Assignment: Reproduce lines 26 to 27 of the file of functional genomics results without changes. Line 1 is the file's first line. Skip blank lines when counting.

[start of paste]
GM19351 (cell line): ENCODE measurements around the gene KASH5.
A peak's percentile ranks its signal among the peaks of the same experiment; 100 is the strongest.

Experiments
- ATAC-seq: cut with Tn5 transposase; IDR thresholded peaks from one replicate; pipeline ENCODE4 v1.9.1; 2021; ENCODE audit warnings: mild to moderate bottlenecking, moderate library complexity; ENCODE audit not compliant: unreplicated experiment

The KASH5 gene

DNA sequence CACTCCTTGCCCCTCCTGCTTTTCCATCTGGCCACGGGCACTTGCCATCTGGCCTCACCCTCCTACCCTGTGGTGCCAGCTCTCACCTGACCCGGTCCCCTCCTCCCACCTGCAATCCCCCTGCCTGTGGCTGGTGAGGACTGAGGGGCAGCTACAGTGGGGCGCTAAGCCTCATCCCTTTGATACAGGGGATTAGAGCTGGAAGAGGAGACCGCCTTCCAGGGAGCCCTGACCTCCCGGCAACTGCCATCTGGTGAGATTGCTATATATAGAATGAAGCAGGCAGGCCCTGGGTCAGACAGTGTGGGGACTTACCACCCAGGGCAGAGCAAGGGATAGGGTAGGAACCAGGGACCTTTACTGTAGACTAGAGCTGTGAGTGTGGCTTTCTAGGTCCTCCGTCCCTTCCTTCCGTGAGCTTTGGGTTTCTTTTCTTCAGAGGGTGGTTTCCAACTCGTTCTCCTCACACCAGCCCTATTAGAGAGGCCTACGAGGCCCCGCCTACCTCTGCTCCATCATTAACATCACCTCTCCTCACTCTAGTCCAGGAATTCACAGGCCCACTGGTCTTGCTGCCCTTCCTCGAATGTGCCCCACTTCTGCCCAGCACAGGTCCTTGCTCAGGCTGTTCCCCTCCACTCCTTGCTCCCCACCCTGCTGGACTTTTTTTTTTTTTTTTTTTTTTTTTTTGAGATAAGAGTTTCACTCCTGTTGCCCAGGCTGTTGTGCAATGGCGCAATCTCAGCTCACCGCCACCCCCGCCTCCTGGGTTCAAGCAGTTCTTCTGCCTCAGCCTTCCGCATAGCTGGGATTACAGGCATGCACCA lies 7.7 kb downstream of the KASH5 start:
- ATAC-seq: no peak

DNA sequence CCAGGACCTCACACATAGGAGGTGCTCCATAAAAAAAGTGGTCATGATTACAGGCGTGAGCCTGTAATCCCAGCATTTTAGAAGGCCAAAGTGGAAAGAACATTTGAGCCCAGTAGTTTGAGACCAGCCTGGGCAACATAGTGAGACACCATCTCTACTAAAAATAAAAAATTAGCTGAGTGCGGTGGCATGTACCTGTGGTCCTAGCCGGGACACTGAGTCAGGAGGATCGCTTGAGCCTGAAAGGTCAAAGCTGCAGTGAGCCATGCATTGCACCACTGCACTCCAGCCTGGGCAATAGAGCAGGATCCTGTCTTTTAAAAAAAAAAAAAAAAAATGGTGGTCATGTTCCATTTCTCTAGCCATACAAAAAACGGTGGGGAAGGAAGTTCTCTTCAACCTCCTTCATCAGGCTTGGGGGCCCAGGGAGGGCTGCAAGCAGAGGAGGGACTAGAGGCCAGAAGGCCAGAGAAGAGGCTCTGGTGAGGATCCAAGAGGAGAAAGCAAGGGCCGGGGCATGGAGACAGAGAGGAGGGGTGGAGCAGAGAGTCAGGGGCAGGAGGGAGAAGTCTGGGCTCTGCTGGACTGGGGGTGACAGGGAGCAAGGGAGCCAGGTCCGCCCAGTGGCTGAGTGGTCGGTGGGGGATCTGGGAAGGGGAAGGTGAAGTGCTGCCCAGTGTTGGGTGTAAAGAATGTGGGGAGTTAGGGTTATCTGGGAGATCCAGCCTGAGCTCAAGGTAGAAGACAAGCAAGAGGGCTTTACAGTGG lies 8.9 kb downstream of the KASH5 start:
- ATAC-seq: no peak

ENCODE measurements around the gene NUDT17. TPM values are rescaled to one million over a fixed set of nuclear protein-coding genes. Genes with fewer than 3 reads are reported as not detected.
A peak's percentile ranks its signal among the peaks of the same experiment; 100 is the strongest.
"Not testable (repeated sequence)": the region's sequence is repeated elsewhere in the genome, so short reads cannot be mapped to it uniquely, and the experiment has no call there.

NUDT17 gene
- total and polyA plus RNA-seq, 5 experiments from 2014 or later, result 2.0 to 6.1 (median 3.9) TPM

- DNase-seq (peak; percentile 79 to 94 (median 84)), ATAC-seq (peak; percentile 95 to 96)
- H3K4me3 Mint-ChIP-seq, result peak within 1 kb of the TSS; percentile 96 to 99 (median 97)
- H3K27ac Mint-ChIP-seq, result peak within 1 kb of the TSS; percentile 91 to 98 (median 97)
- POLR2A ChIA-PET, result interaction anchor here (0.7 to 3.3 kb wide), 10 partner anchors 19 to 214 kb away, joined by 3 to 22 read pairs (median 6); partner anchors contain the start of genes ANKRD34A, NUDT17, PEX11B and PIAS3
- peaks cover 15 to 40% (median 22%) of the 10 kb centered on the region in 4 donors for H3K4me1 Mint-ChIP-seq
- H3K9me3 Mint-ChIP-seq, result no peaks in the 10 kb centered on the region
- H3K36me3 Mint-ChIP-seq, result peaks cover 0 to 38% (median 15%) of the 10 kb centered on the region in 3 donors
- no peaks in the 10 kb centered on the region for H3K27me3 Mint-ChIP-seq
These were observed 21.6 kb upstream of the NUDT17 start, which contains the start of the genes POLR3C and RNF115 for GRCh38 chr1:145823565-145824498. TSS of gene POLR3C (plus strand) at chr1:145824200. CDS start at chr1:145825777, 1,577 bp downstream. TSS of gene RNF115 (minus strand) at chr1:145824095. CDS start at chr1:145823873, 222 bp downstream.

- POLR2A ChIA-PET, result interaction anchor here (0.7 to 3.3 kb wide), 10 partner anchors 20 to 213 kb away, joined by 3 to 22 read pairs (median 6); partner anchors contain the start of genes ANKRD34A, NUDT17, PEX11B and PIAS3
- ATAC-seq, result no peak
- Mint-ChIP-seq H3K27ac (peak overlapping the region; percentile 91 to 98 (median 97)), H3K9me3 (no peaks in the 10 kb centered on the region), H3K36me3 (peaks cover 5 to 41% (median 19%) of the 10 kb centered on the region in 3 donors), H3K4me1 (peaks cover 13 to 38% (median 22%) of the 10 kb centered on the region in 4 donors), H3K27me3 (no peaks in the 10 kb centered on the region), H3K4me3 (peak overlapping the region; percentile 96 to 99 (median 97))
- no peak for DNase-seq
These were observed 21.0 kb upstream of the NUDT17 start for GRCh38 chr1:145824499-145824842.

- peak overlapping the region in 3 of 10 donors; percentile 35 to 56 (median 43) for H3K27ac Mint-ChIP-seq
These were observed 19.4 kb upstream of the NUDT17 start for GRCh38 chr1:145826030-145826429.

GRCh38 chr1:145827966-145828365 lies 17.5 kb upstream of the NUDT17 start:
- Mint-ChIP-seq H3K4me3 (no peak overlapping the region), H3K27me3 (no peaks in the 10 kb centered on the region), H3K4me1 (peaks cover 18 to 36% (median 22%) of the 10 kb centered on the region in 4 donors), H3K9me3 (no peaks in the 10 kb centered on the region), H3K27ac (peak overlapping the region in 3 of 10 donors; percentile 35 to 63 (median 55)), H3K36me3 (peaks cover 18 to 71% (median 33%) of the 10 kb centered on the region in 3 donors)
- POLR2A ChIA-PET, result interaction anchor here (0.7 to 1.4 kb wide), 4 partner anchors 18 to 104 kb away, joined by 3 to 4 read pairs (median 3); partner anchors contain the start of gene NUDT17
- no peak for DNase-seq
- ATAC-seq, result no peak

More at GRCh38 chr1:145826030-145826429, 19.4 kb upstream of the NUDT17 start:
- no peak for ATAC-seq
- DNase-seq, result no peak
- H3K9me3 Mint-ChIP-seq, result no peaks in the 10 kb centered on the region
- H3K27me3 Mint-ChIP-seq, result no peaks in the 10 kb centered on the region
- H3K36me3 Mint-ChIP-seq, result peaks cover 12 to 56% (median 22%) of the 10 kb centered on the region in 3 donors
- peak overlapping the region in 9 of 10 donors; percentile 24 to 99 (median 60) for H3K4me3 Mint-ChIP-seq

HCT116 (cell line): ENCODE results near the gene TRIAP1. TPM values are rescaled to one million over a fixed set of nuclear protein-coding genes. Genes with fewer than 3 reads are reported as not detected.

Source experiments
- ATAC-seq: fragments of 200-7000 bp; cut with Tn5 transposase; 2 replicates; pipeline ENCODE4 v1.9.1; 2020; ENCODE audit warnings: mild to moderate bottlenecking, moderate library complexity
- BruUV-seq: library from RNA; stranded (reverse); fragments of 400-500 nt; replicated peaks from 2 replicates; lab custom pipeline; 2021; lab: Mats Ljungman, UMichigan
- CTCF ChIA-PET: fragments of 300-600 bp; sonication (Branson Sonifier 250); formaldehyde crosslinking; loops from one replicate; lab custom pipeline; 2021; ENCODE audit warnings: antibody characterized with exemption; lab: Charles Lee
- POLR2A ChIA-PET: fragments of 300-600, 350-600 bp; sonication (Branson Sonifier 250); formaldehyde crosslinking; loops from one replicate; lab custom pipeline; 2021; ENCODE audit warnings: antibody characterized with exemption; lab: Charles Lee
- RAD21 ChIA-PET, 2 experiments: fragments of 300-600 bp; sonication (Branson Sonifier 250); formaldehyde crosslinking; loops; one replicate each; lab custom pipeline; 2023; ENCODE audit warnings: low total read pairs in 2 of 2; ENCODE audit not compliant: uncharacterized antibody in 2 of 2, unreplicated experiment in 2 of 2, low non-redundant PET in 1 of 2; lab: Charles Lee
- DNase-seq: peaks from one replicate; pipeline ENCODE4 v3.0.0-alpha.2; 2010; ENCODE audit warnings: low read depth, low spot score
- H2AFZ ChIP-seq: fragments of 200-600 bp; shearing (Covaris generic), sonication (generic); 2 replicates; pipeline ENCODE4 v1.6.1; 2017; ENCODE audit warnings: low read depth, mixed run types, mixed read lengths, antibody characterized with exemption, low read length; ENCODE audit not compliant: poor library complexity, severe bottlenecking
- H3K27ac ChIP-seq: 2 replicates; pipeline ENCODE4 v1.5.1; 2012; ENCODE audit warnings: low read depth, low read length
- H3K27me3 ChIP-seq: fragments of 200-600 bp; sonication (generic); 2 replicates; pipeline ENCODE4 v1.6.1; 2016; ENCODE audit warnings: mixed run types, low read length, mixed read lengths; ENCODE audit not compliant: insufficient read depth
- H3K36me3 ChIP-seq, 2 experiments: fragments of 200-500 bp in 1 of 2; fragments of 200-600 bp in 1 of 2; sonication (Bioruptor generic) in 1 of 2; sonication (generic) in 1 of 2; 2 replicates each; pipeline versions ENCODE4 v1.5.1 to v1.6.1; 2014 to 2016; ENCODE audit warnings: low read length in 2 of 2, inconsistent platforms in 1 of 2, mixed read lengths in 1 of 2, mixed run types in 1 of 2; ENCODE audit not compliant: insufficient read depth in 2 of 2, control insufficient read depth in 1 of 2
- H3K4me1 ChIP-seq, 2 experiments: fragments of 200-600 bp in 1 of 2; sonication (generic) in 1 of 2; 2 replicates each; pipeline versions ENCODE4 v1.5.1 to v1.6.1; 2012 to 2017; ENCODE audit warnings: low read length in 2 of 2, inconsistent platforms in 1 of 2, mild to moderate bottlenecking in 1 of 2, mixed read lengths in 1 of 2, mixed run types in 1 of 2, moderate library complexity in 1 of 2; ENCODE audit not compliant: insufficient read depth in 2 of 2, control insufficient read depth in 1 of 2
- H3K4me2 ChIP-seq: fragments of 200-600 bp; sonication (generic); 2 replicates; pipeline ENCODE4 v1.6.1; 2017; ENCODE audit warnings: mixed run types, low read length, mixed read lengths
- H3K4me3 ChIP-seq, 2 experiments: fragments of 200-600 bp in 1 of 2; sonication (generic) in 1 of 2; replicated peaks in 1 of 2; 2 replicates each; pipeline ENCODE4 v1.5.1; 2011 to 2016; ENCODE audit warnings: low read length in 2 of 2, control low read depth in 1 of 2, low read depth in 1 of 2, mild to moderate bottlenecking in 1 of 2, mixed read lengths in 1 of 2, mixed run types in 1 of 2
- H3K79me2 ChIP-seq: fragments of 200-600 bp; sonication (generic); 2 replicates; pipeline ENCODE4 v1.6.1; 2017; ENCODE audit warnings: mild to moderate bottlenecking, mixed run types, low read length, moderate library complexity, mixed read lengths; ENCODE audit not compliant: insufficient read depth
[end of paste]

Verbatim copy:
- Mint-ChIP-seq H3K27ac (peak overlapping the region; percentile 91 to 98 (median 97)), H3K9me3 (no peaks in the 10 kb centered on the region), H3K36me3 (peaks cover 5 to 41% (median 19%) of the 10 kb centered on the region in 3 donors), H3K4me1 (peaks cover 13 to 38% (median 22%) of the 10 kb centered on the region in 4 donors), H3K27me3 (no peaks in the 10 kb centered on the region), H3K4me3 (peak overlapping the region; percentile 96 to 99 (median 97))
- no peak for DNase-seq